Middle East
Israel blamed for woman's death
Hundreds demonstrate at funeral procession of a woman protester who died after inhaling gas fired by Israeli forces.
Last Modified: 02 Jan 2011 02:37 GMT

Mourners at the funeral blame the Israeli military for the protester's death  [EPA]


Hundreds of Palestinians and anti-barrier activists have attended the funeral procession of a Palestinian protester who died after inhaling the gas fired by Israeli forces quelling a protest in the occupied West Bank.

Mourners at the funeral on Saturday blamed the Israeli military for the protester's death.

"What happened yesterday, there were too many forces from the occupation, guarding the apartheid wall, and they started shooting, so many, so many gas (canisters) mixed with smelly water. And this large amount of gas caused many protesters a fealing of suffocation, and it killed Jawaher
Abu Rahme. And immediately we moved her to the Palestinian medical centre," said family member Rateb Abu Rahme.

"This death was caused by their brutality, by the fact that they are using tear gas that was banned in Europe in the 60s and 70s, because it is lethal. But here, on Palestinians, they continue using it," said anti-barrier activist Jonathan Pollak.

Jawaher Abu Rahme's brother Bassem, in his 20s, was killed in 2009 after a tear gas canister
struck him in the chest.

Mohammad Eidi, head of emergency at Ramallah Hospital, told the Reuters news agency in a phone conversation that Abu Rahme had arrived there on Friday with very weak breathing as a result of inhaling a gas.

The doctor added that the type of gas is still not identified.

The Israeli army said on Friday troops had employed riot dispersal means against stone throwers. A military spokesman, reached by telephone on Saturday, had no immediate comment.

'Security measure'

Israel Radio, quoting Palestinian sources, said Israeli  troops had fired an unusual amount of tear gas at dozens of demonstrators during a weekly protest against the barrier Palestinians in Bilin say cuts them off from some of their land.

The Israeli report, quoting an unidentified military source, said Abu Rahme had been treated in hospital after suffering a light injury and sent home on Friday. Eidi, asked about the report, denied she had been released from hospital.

Israel started building the barrier of wire fences and cement walls in the West Bank in 2004.

Israel says this is a security measure to prevent suicide bombers from reaching its cities after hundreds were killed as a result of such conflict.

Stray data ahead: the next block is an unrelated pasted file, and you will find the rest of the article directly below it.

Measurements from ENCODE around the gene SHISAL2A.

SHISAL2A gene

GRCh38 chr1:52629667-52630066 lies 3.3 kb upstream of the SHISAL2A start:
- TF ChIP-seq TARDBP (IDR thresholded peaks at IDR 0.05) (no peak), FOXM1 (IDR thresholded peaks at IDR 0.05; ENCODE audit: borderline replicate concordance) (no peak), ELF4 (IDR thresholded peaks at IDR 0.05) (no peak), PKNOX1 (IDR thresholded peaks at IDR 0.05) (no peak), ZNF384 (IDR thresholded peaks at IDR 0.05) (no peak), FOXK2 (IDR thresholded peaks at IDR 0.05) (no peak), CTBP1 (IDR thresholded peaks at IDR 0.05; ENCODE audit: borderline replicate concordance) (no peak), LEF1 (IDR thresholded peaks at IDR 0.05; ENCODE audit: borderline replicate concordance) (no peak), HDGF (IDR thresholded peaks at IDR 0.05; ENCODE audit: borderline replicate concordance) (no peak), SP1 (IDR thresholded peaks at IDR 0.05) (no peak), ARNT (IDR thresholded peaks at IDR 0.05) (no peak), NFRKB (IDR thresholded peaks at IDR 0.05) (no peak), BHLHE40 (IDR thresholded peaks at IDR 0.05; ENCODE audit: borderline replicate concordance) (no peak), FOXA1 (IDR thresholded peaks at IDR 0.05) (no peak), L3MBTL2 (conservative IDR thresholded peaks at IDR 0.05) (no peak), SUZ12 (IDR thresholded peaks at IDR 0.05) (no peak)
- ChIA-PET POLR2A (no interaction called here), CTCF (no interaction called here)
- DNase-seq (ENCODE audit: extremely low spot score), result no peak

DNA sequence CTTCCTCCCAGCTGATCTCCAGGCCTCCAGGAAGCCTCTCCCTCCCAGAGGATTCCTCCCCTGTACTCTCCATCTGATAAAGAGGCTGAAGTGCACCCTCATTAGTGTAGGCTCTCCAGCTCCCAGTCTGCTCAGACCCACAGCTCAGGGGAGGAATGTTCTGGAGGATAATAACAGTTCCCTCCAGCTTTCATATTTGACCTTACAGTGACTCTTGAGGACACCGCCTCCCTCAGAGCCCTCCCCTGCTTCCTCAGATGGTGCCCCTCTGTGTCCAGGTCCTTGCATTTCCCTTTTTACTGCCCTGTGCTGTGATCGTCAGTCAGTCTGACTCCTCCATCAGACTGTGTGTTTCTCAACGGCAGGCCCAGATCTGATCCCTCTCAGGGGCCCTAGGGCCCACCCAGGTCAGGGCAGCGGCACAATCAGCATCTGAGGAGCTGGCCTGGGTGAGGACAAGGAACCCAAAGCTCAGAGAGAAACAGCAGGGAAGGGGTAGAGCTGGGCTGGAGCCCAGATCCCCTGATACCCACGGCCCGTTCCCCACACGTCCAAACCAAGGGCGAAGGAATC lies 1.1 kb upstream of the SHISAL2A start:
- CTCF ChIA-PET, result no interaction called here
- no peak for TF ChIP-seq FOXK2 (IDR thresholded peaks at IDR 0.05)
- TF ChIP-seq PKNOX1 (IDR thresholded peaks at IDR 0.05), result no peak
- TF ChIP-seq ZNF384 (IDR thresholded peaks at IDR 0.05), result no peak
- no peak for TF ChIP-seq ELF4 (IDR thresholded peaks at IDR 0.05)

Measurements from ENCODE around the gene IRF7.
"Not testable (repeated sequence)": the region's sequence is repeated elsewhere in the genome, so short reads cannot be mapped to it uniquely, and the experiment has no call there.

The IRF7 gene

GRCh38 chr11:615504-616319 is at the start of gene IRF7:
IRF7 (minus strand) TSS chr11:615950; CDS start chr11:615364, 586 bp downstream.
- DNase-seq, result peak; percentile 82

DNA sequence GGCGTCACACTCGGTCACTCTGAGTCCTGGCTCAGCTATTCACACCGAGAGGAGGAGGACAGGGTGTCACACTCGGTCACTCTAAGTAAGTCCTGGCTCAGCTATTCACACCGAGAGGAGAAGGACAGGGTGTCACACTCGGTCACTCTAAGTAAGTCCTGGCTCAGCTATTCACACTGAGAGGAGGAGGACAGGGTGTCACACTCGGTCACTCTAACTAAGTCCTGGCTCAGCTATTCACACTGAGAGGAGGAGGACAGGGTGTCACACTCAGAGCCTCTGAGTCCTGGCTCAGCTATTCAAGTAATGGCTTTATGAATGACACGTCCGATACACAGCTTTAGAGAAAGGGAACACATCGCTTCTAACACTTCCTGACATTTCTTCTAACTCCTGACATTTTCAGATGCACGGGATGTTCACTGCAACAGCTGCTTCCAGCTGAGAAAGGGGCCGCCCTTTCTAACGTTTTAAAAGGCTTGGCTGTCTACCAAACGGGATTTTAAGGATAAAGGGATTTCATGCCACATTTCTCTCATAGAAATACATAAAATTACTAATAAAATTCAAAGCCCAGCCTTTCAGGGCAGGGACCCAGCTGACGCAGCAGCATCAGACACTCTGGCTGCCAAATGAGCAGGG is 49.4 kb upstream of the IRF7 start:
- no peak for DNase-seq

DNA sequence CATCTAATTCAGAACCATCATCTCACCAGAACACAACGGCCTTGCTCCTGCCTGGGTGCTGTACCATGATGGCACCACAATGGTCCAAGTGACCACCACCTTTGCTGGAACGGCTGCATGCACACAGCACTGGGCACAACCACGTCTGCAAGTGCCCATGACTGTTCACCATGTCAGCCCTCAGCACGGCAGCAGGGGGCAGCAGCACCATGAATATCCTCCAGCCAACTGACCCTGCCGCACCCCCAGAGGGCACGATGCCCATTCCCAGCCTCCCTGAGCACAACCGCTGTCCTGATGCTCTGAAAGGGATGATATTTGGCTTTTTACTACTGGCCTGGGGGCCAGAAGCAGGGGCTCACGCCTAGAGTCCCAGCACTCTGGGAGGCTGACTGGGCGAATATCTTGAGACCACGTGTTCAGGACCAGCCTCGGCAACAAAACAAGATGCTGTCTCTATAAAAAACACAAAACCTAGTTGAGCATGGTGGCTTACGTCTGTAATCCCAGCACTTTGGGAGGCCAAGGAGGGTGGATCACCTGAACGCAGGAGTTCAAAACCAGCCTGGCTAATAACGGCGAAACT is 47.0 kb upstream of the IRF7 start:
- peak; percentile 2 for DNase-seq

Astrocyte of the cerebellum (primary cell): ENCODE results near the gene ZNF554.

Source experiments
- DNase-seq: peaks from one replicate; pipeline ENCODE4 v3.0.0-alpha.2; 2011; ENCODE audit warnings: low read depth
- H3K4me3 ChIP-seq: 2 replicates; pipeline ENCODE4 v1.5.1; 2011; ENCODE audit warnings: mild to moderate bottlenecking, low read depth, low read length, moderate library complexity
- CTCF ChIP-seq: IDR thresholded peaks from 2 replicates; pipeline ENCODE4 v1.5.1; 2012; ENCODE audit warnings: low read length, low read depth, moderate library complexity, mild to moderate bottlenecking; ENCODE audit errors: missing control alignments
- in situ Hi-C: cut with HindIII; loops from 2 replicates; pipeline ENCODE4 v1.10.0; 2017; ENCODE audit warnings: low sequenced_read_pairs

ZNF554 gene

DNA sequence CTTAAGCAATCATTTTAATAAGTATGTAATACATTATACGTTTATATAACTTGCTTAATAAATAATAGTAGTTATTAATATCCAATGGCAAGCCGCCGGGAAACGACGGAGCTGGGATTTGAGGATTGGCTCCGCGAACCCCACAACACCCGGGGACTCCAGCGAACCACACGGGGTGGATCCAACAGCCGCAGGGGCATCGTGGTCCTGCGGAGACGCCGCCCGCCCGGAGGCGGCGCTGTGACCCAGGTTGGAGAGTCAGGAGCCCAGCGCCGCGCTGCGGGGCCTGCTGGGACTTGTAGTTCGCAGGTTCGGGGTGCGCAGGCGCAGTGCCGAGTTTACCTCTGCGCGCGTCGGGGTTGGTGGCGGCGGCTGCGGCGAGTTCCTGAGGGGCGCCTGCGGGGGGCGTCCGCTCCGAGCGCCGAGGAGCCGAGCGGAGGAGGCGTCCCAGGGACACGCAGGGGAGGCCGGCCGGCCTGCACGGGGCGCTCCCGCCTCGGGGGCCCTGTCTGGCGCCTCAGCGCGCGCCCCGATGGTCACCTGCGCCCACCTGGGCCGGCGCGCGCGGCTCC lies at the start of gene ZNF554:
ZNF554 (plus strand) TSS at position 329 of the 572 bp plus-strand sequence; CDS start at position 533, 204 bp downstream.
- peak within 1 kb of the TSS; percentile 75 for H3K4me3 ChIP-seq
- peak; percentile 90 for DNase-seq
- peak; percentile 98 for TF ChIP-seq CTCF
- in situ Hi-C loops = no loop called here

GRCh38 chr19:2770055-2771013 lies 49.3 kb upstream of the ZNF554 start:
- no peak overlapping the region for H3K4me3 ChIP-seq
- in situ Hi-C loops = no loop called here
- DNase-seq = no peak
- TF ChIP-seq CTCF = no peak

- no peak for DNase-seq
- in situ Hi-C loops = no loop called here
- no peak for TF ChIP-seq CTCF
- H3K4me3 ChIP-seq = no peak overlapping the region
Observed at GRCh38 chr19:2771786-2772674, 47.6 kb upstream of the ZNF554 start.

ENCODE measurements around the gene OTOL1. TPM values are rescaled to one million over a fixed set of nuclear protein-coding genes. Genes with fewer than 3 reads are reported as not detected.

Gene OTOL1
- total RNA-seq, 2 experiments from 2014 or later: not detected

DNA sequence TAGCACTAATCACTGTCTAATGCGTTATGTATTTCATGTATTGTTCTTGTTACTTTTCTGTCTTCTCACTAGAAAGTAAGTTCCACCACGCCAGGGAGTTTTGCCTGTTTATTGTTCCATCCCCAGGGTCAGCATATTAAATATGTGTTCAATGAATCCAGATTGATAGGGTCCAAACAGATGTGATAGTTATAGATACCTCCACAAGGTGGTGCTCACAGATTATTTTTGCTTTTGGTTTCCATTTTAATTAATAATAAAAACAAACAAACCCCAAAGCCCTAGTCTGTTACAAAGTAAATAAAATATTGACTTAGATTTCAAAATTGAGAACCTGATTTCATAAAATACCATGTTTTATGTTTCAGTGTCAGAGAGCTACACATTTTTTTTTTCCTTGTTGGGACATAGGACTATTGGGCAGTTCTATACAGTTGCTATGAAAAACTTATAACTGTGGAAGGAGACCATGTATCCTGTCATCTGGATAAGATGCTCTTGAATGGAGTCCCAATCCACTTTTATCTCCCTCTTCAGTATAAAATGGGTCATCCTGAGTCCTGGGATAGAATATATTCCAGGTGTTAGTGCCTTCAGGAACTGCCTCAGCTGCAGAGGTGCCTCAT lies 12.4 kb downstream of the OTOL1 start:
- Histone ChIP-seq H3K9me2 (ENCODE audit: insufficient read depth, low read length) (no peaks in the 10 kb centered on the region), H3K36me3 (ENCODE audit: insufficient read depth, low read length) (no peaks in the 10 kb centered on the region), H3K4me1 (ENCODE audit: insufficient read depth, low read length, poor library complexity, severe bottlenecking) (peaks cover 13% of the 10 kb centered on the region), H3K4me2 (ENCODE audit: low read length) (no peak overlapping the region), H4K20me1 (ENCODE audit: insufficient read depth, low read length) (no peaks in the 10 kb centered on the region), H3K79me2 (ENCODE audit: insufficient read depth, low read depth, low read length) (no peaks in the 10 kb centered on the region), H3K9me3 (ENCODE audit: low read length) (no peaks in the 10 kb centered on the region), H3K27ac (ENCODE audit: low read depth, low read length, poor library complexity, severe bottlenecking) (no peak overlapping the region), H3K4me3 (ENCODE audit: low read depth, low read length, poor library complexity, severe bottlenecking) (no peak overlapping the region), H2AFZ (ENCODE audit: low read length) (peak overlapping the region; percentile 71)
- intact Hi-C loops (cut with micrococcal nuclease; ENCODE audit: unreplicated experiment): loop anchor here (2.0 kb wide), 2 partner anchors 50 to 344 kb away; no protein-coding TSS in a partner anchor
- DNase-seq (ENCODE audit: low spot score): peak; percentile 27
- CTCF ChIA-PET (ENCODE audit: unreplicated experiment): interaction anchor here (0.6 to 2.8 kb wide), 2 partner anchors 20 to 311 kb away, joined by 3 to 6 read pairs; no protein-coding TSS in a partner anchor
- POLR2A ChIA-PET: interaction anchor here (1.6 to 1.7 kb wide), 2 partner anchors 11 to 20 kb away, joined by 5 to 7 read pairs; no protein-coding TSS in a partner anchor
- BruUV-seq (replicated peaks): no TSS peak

Violence in the West Bank has largely tapered off in the past few years as a result of security measures by Israel and a bolstered Palestinian police force supervised by the Mahmoud Abbas

But conflict has been on the rise along Israel's border with Hamas-ruled Gaza, where armed groups have been firing rockets at Israeli towns and Israel has responded with
deadly air strikes.

US brokered peace talks between the Palestinians and Israel collapsed late last year in a dispute over Jewish settlement building in land Palestinians seek for a state.

Abbas urged Western leaders in a speech on Friday to come up with a new peace plan in hopes that diplomacy may be revived.

Topics in this article
Featured on Al Jazeera
As Western stars re-release 1980s charity hit, many Africans say it's a demeaning relic that can do more harm than good.
At least 25 tax collectors have been killed since 2012 in Mogadishu, a city awash in weapons and abject poverty.
Tokyo government claims its homeless population has hit a record low, but analysts - and the homeless - beg to differ.
3D printers can cheaply construct homes and could soon be deployed to help victims of catastrophe rebuild their lives.
Pro-Russia leaders' election in Ukraine's east shows bloody conflict is far from a peaceful resolution.
Critics challenge Canberra's move to refuse visas for West Africans in Ebola-besieged countries.
A key issue for Hispanics is the estimated 11.3 million immigrants in the US without papers who face deportation.
In 1970, only two mosques existed in the country, but now more than 200 offer sanctuary to Japan's Muslims.
Hundreds of the country's reporters eke out a living by finding news - then burying it for a price.